Archive for the ‘events’ Category

Call for papers: PARADISEC

19 May 2013

PARADISEC, the Pacific and Regional Archive for Digital Sources in Endangered Cultures, has put out its second call for papers for its conference to be held 2-3 December 2013 in Melbourne, Australia. Get the details here.

Findings from Annatuinniniq Uqausittinik Conference

7 May 2013

The Annatuinniniq Uqausittinik Conference was held in Kangiqsujuaq, Canada, from 16 to 18 April.

Focused on Inuktitut (ike), the conference discussed the need for an action plan to save Inuktitut. There was also a youth panel discussion that revealed a generational gap, such as youth who want modern terminology and elders who have trouble understanding the English vocabulary and grammar that youth use when speaking Inuktitut.

Among the findings of the conference:

  • An Inuktitut language authority is needed,
  • More interactions between youth and elders are needed, and
  • More training is needed for teachers

See “Nunavik conference seeks action plan to save Inuktitut” for more details and the Avataq Cultural Institute Facebook page for Inuit culture and language.

Launch of the RUIL in Australia

3 May 2013

The University of Melbourne has recently established the Research Unit for Indigenous Language (RUIL), the first of its kind in Australia.

The focus of the RUIL is to understand the nature of indigenous languages in Australia and to address indigenous needs and language issues. They are incorporating a sociolinguistic approach.

Last December, they blogged about the “Our Land Our Language” report, which was tabled (proposed) to the national parliament last September with a recommendation of bilingual education. See “Academics urge government to heed Indigenous language report.”

As part of the RUIL’s launch, they have scheduled a talk by Bruce Pascoe on 16 May.

For the process involved in creating the “Our Land Our Language” report, see also “Tasmanian Aboriginal Centre testifying for palawa kani” and “AU government hears how children light up when learning Yawuru” on this blog.

Latin contest

1 May 2013

High schools in the US recently competed in a Latin competition that included grammar, geography, Greek derivatives and vocabulary.

The contest is called a “certamen,” a Latin word meaning “competition.”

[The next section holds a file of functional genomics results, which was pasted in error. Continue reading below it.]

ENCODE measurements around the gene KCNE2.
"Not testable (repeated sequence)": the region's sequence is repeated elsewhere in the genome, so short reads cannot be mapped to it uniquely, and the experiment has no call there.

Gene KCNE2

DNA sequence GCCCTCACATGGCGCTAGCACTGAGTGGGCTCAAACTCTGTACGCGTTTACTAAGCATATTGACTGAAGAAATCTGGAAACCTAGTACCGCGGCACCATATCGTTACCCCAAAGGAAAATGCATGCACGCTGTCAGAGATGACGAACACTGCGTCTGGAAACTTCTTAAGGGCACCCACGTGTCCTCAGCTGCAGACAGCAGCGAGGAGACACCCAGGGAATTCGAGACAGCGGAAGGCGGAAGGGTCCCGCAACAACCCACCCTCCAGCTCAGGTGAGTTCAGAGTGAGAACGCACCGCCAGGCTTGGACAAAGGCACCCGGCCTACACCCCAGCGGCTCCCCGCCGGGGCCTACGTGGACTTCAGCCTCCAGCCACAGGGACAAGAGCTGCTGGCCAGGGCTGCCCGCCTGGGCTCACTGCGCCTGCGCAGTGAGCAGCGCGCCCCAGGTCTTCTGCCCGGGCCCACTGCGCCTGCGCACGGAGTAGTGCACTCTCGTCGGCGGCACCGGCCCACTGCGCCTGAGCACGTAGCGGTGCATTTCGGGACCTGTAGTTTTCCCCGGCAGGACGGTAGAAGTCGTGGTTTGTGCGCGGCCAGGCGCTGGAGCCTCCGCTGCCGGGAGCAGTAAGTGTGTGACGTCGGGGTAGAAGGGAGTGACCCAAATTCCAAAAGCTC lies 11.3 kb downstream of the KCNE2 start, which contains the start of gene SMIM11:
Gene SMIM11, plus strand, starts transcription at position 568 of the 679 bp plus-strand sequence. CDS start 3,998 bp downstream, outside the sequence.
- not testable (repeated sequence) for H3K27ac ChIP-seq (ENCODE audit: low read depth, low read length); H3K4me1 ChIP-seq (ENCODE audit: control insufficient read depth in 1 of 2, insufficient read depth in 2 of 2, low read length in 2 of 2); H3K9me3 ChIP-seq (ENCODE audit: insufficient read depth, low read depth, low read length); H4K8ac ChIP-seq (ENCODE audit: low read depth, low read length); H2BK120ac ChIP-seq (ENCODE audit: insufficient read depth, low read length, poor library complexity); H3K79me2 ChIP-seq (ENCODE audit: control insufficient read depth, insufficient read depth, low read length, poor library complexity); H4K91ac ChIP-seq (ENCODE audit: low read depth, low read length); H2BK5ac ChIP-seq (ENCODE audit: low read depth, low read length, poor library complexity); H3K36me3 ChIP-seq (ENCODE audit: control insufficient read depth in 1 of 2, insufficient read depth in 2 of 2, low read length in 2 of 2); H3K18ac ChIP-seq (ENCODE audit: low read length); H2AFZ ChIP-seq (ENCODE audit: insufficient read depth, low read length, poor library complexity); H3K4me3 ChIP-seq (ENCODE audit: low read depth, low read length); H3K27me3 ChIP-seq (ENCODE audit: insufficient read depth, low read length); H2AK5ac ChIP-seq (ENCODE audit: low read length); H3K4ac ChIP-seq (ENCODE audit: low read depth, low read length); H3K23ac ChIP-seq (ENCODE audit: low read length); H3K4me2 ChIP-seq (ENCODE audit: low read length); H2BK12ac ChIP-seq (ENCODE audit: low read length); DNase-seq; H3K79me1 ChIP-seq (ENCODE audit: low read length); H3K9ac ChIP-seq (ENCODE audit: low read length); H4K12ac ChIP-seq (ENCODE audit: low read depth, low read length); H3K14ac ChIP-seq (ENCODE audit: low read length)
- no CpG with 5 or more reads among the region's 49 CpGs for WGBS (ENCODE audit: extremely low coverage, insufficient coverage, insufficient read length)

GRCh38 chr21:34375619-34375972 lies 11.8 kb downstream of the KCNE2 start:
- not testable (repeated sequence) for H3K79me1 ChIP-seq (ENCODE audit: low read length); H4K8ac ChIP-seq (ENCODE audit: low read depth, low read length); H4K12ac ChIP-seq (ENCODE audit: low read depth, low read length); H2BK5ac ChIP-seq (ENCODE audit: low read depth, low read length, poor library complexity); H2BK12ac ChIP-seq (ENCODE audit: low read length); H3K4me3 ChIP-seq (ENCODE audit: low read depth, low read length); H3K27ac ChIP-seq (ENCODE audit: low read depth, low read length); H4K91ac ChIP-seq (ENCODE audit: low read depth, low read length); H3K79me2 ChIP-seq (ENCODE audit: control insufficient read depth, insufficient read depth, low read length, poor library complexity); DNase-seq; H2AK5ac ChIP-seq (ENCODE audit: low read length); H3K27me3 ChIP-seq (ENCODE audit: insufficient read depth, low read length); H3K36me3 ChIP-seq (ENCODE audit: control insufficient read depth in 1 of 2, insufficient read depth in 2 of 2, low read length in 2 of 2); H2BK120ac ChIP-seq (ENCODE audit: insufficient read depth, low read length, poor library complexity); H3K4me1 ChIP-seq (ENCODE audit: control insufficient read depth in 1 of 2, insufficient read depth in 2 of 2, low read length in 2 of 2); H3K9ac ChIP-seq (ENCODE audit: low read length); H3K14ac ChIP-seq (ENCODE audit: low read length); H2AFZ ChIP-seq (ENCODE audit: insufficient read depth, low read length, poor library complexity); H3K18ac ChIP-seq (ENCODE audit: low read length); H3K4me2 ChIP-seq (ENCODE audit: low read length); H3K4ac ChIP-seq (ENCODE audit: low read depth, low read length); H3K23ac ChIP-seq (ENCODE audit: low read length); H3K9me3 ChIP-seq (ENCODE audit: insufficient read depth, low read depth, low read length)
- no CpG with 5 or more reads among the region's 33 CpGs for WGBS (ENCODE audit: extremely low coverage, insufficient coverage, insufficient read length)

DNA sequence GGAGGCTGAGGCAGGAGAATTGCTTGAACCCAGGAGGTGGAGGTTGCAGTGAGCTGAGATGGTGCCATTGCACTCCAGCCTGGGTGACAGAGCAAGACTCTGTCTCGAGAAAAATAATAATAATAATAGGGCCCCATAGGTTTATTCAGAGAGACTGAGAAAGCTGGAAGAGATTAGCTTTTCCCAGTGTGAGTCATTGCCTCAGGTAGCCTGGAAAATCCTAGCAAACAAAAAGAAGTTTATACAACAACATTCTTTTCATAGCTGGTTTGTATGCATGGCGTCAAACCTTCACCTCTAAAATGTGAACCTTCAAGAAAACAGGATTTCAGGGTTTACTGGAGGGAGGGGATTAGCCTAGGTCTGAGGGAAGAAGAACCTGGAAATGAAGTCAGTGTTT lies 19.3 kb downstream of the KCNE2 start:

Although this year’s contest questions have not yet been posted, you can see the questions and answers from past years at the Texas State Junior Classical League website.

For a list of many of the students and other details, see the article “Local students prove Latin is no dead language” in the Westlake Picayune.

Endangered Languages Week 2013 – ELP

30 April 2013

The Endangered Languages Project is gearing up for Endangered Languages Week from 20 to 28 May in London.

The full program has yet to be released, but see some of the highlights at Celebrating our Sounds, Signs and Songs, including a debate on language endangerment by high school students.

Irish Language Day

26 April 2013

On 18 May, the Department of Culture and Media will hold its sixth annual Irish Language Day at Marylhurst University.

Bob Burke, Marylhurst Irish instructor and vice-president of the North American Association for Celtic Language Teachers, will be at the language celebration. Read his blog entry on Irish at “Irish as an endangered language,” where he talks about a family receiving a stipend to raise their children in Irish and cites census statistics about Irish (gle) use in Ireland.

Tribes go to Las Vegas to learn about tech

25 April 2013

To learn how technology can help save their languages, some tribes sent members to Las Vegas in February.

The article “To save endangered languages, tribes turn to tech“* gives few details about the meeting, but does briefly mention Cherokee (chr), Ho-Chunk (Winnebago (win)) and Pit River (Achumawi (acv)).

Also mentioned is Thornton Media, a company that has developed a number of apps and software programs for language revitalization. According to their PDF, they have apps released for 14 languages so far and are working on apps for 12 others. See also Luiseño on Nintendo under Development and RezWorld Demo – Task-based Language Instruction for mention of Thorton Media on this blog.